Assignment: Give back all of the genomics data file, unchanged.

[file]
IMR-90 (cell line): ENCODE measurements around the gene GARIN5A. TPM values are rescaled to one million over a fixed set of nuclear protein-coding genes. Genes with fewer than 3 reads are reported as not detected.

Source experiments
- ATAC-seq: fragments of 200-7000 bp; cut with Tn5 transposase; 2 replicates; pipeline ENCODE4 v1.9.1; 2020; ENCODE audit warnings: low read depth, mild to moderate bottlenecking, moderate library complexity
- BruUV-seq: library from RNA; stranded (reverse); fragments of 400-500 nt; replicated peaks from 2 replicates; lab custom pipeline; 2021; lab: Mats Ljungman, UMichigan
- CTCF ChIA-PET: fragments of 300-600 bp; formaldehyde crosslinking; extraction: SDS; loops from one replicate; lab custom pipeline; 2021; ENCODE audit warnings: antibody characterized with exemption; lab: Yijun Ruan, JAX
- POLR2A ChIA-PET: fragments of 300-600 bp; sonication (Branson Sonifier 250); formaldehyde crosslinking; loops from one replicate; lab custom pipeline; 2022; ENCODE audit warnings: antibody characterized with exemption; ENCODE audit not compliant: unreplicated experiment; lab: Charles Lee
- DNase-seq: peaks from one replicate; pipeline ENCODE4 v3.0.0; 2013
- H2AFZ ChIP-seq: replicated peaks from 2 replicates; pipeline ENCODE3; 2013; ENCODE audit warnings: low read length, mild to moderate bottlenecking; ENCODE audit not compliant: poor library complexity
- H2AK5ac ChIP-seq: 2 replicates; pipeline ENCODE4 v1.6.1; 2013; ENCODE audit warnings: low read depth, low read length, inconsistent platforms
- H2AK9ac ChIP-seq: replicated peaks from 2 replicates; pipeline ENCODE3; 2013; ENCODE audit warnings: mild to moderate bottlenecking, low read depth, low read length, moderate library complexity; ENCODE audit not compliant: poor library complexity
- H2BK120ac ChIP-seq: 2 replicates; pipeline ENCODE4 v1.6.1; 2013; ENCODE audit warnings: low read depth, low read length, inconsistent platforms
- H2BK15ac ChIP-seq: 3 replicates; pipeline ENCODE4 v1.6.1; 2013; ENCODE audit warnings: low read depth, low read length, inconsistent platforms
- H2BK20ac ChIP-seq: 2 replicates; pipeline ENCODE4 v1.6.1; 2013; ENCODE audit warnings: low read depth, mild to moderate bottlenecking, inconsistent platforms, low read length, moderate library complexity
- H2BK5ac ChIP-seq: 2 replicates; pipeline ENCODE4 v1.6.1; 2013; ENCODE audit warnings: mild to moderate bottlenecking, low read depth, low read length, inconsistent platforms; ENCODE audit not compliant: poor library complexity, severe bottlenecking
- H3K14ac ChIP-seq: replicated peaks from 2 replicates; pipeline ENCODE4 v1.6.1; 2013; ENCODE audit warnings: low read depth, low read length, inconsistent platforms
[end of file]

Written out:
IMR-90 (cell line): ENCODE measurements around the gene GARIN5A. TPM values are rescaled to one million over a fixed set of nuclear protein-coding genes. Genes with fewer than 3 reads are reported as not detected.

Source experiments
- ATAC-seq: fragments of 200-7000 bp; cut with Tn5 transposase; 2 replicates; pipeline ENCODE4 v1.9.1; 2020; ENCODE audit warnings: low read depth, mild to moderate bottlenecking, moderate library complexity
- BruUV-seq: library from RNA; stranded (reverse); fragments of 400-500 nt; replicated peaks from 2 replicates; lab custom pipeline; 2021; lab: Mats Ljungman, UMichigan
- CTCF ChIA-PET: fragments of 300-600 bp; formaldehyde crosslinking; extraction: SDS; loops from one replicate; lab custom pipeline; 2021; ENCODE audit warnings: antibody characterized with exemption; lab: Yijun Ruan, JAX
- POLR2A ChIA-PET: fragments of 300-600 bp; sonication (Branson Sonifier 250); formaldehyde crosslinking; loops from one replicate; lab custom pipeline; 2022; ENCODE audit warnings: antibody characterized with exemption; ENCODE audit not compliant: unreplicated experiment; lab: Charles Lee
- DNase-seq: peaks from one replicate; pipeline ENCODE4 v3.0.0; 2013
- H2AFZ ChIP-seq: replicated peaks from 2 replicates; pipeline ENCODE3; 2013; ENCODE audit warnings: low read length, mild to moderate bottlenecking; ENCODE audit not compliant: poor library complexity
- H2AK5ac ChIP-seq: 2 replicates; pipeline ENCODE4 v1.6.1; 2013; ENCODE audit warnings: low read depth, low read length, inconsistent platforms
- H2AK9ac ChIP-seq: replicated peaks from 2 replicates; pipeline ENCODE3; 2013; ENCODE audit warnings: mild to moderate bottlenecking, low read depth, low read length, moderate library complexity; ENCODE audit not compliant: poor library complexity
- H2BK120ac ChIP-seq: 2 replicates; pipeline ENCODE4 v1.6.1; 2013; ENCODE audit warnings: low read depth, low read length, inconsistent platforms
- H2BK15ac ChIP-seq: 3 replicates; pipeline ENCODE4 v1.6.1; 2013; ENCODE audit warnings: low read depth, low read length, inconsistent platforms
- H2BK20ac ChIP-seq: 2 replicates; pipeline ENCODE4 v1.6.1; 2013; ENCODE audit warnings: low read depth, mild to moderate bottlenecking, inconsistent platforms, low read length, moderate library complexity
- H2BK5ac ChIP-seq: 2 replicates; pipeline ENCODE4 v1.6.1; 2013; ENCODE audit warnings: mild to moderate bottlenecking, low read depth, low read length, inconsistent platforms; ENCODE audit not compliant: poor library complexity, severe bottlenecking
- H3K14ac ChIP-seq: replicated peaks from 2 replicates; pipeline ENCODE4 v1.6.1; 2013; ENCODE audit warnings: low read depth, low read length, inconsistent platforms